February 17, 2006 |
The Zephyr Theatre's season-long retrospective of plays by Del Shores features revivals in every sense. Hymns echo across scene changes, preachers of every stripe deliver their personal gospel and salvation (of flesh and spirit) is on everyone's wish list. So despite a promisingly sassy title, "Southern Baptist Sissies" (first staged in 2000) turns out to be more sermon than romp.
January 14, 2001 |
Del Shores, reared as a Southern Baptist in Texas, arrived in L.A. as a would-be actor in 1980 and soon joined the First Baptist Church of Beverly Hills--which is actually in West Hollywood, a block away from the 90210 city. One day, Shores said, the minister at that time called Shores into his office and asked him if he was gay. He denied it--which he thought was true: Although he had gay feelings, Shores says, he had never acted on them, and he believed it was wrong to make gay "choices."
October 4, 2012 |
Writer-director Del Shores adapts his play "The Trials and Tribulations of a Trailer Trash Housewife" for the screen in "Blues for Willadean" with the cast of the original 2003 stage production including Beth Grant, Dale Dickey, David Steen and (now newly minted Oscar winner) Octavia Spencer. The story focuses on Grant's character, Willadean, as she struggles to get out from under the thumb of her abusive husband (Steen) with support from a friend and neighbor (Spencer) and the intervention of a new arrival (Dickey)
May 11, 2001 |
Playwright Del Shores has long been an acclaimed mainstay of local theater--and a veteran TV writer as well. With their crowd-pleasing blend of wisdom and laughter, his plays--"Daddy's Dyin' . . . Who's Got the Will?," for example--have enjoyed long runs and won many awards. Shores adapted "Daddy's Dyin'," with Jack Fisk directing, to the screen in 1990 with mixed results, and now Shores has directed as well as adapted another film version of one of his hits, "Sordid Lives."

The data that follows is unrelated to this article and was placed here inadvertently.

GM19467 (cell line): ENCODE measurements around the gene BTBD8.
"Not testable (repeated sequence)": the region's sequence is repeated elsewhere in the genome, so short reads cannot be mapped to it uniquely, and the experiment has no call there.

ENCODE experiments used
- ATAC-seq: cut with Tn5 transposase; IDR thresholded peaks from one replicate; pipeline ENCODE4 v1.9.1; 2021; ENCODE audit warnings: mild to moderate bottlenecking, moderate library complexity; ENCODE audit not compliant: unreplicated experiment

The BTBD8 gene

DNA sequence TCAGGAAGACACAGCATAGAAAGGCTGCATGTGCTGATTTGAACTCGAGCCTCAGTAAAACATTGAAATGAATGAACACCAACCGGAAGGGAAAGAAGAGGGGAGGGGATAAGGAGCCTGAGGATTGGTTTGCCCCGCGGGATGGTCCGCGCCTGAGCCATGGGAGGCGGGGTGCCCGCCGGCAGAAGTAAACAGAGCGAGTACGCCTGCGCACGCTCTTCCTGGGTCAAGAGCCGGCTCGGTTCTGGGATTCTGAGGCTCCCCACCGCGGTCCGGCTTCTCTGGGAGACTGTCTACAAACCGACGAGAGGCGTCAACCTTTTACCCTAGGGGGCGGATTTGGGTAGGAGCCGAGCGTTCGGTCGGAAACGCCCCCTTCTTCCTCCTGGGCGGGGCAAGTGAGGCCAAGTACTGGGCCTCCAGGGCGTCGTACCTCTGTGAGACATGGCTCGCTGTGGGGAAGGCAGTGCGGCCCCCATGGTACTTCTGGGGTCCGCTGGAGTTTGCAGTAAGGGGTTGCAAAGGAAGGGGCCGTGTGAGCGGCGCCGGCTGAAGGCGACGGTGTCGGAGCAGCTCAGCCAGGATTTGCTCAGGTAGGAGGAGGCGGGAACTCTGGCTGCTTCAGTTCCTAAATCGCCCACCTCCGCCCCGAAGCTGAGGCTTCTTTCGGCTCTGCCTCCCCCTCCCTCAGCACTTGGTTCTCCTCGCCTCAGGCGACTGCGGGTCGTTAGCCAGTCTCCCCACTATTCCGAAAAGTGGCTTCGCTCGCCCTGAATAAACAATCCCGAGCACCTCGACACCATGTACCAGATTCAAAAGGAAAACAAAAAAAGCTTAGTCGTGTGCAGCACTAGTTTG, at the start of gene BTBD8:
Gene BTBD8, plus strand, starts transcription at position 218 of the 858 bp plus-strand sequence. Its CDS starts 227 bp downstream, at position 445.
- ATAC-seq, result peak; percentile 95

May 14, 2006 |
BETH GRANT is a strong, spiritual woman of the South, and if her drawl at times seems demure, the light in her eyes will set you straight. "A man would never hit me," she declares. "I'm not a victim. I said if I'm going to be the protagonist in this play, she has to be proactive. We can teach people how to treat us, and how to talk to us with respect."
September 29, 1994 |
Del Shores' best-known comedy, "Daddy's Dyin' . . . Who's Got the Will?" was abroad satire of life in the deep South among a family of what might be termed "trailer trash," even if they weren't living in a trailer. Shores' follow-up, "Daughters of the Lone Star State," features a somewhat snootier rung on the class ladder and brings in a bit of social consciousness. In the Plaza Players' current production, it's the (more or less) serious part that works best.
July 25, 1996
A benefit performance of "Sordid Lives," Del Shores' critically acclaimed comedy about a gay man coming out to himself and to his family, will be held tonight at 8 at Theatre/Theater in Hollywood. All proceeds will go to Project Nightlight, a volunteer, not-for-profit organization offering bedside comfort to those dying from AIDS. Tickets are $25-$150. Reservations: (213) 660-8587.
September 6, 1987
County Sheriff Sherman Block has announced that Del Rey Shores apartment complex in Marina del Rey has awarded a free month's rent to tenant Laura Stevenson, who reported a suspected burglary incident. The free rent is part of a crime-prevention effort sponsored by the management of the complex, he said.
September 25, 1991 |
The Garden Grove Community Theatre staged Del Shores' "Daddy's Dyin' (Who's Got the Will?)" a couple of years ago, so it makes good country sense that its latest show is Shores' earlier comedy, "Cheatin' "--also set on the baked back roads of Lowake, Tex. Both hayseed odes rely on the type of straight-shooting, vaguely screwball characters who populate a landscape right out of "The Last Picture Show," where the pace is slow but things are likely to get worked up in furious and funny ways.